Last week, I sent out a Spoonful entitled Same Words, Same Mind, Same Judgment. In that short letter, I dealt with how the mindless, religious adaptation of Paul’s amazing words of spiritual wisdom have perverted his plea for unity into an organization that keeps splitting itself apart. I left off with the statement, “Be prepared to be confused by the simplicity of the answer, for it is Christ!” Of course, I know stuff like that drives some of you absolutely insane, but I did say I would continue. And so here I am back again with more absurdly-good news that will probably cause many to wonder if I’m on some kind of medication! I, on the other hand, will continue to pray that your eyes will be opened more and more to the utter simplicity of Jesus Christ—a simplicity that reveals the true source of our confusion.
Perhaps the most disturbing part of what Paul wrote to the Corinthians is the part about having the same judgment. The mere mention of God’s judgment can throw a wet blanket over any light-hearted gathering, especially a grace-based group. I know, for I’ve not only had that blanket thrown on me more times than I can count, I also did my fair share of using it to smother the joy of others. Sometimes I was totally oblivious to the stifling effect, probably due to my own fervency in my attempt to be a faithful witness. Other times, I felt it full on. Somewhere along the line, however, I discovered that, through Christ, fear of God’s scrutiny is unfounded. I’m not suggesting that God doesn’t examine us anymore, I’m saying that we have no reason to be afraid of what He might turn up in the process.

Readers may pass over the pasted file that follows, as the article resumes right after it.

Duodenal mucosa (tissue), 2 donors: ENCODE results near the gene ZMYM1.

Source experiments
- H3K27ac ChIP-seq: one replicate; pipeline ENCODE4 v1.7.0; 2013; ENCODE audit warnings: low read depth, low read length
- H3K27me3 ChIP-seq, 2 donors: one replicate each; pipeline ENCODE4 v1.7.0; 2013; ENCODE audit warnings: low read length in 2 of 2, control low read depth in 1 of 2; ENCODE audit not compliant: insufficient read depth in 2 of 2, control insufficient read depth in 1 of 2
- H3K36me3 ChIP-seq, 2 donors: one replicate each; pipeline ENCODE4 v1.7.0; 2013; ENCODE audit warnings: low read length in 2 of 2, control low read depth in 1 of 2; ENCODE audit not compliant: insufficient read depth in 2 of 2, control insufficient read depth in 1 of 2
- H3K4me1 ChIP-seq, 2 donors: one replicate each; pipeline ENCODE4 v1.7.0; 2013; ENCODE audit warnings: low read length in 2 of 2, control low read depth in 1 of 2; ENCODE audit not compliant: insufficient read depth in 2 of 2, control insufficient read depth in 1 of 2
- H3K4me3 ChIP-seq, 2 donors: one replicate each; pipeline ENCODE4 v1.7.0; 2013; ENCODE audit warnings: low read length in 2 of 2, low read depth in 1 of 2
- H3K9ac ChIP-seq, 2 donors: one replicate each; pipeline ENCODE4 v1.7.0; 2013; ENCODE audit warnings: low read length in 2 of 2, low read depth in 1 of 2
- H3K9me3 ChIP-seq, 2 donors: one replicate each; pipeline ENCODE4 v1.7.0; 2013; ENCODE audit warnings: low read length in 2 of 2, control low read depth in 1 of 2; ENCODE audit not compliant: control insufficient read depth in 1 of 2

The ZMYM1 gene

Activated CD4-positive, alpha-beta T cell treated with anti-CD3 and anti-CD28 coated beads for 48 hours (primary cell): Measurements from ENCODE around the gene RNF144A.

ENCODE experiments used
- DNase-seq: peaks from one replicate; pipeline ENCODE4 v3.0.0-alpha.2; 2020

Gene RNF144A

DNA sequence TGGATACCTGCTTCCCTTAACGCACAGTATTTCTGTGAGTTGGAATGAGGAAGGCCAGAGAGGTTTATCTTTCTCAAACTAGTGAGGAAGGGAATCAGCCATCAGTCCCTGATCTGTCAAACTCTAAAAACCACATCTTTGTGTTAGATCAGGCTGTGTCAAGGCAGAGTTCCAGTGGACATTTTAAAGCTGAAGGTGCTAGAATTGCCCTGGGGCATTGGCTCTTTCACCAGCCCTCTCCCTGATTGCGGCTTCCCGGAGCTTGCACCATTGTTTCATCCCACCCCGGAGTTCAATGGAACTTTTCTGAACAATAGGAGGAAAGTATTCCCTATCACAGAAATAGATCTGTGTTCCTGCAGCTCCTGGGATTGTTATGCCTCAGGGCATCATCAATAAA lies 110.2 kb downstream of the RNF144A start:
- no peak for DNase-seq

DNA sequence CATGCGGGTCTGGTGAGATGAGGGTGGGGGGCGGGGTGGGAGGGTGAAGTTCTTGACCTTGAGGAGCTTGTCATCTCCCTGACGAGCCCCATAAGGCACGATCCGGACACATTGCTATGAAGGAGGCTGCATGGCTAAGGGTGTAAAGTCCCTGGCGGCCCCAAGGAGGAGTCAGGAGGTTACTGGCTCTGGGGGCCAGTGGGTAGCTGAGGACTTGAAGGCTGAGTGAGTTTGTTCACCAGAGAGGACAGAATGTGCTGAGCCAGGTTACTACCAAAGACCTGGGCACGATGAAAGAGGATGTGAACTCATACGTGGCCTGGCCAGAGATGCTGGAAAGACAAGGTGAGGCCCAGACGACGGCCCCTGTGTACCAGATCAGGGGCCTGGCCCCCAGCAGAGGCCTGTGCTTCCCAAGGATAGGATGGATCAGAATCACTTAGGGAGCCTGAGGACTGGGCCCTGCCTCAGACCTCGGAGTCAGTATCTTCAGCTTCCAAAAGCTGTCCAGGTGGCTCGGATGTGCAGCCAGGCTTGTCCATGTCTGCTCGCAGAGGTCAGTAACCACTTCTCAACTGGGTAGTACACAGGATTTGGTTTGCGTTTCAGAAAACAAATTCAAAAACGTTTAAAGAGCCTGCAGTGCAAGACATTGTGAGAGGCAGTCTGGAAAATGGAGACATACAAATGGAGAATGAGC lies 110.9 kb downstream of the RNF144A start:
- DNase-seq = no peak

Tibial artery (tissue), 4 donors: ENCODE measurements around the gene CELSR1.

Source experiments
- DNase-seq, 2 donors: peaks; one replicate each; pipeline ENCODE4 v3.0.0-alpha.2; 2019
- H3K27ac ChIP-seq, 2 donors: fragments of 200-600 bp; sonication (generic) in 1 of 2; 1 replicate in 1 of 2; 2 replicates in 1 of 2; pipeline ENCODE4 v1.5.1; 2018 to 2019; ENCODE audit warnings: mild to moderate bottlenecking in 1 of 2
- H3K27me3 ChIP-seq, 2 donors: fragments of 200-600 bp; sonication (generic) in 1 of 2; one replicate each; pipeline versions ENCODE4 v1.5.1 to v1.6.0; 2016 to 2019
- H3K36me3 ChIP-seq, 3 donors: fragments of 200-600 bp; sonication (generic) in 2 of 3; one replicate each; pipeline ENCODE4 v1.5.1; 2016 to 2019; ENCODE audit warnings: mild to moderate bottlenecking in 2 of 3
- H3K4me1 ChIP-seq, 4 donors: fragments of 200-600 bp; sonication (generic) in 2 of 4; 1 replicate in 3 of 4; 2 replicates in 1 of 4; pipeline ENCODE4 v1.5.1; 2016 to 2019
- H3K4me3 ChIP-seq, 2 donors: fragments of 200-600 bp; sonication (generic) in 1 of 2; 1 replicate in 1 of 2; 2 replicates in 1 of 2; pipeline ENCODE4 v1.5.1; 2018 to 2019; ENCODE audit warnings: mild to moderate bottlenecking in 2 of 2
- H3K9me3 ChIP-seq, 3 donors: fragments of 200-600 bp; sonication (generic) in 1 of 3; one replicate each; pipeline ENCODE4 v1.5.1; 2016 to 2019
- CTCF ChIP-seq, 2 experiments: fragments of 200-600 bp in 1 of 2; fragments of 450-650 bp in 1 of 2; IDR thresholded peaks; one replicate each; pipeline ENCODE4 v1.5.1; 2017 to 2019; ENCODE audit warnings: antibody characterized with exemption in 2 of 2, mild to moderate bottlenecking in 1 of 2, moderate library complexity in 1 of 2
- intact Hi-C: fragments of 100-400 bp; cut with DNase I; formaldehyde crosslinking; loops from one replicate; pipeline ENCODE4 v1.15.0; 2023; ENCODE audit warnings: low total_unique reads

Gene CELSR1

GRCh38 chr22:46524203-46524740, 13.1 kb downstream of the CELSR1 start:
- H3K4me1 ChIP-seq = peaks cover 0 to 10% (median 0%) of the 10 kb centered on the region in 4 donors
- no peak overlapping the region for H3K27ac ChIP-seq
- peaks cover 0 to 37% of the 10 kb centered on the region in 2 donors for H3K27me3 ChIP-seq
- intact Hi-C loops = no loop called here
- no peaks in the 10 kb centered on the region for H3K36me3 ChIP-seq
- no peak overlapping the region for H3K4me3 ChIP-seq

And yet many believers still squirm when someone quotes a Bible verse on judgment. If we only knew how counterproductive it was to keep it all at arm’s length, we would find assurance rather than intimidation and condemnation. I suspect many grace teachers downplay or avoid discussions about God’s examination because it seems so contrary to grace. I have to admit, it’s much easier to put all the questions regarding some of the troubling things Jesus said as not relevant because they were spoken before the cross. Nevertheless, we’re still left with many more that clearly reflect an after the cross point of view. Of course, that’s why some will disregard any New Testament writings other than Paul’s. Maybe that’s why his many references to God’s judgment shake our confidence.
For I am conscious of nothing against myself, yet I am not by this acquitted; but the one who examines me is the Lord. 1 Corinthians 4:4
Instead of letting the last phrase of that verse shake your confidence, consider how the whole thing fits together. What I’m saying is that Paul’s preposterous claim of ignorance regarding anything that could be held against him hangs upon his knowing that God does the examining. And he had determined to know nothing among them except Christ, and him crucified. Please tell me you hear the incredible meaning of the same judgment he desired for them to share in.
Once again, I will continue!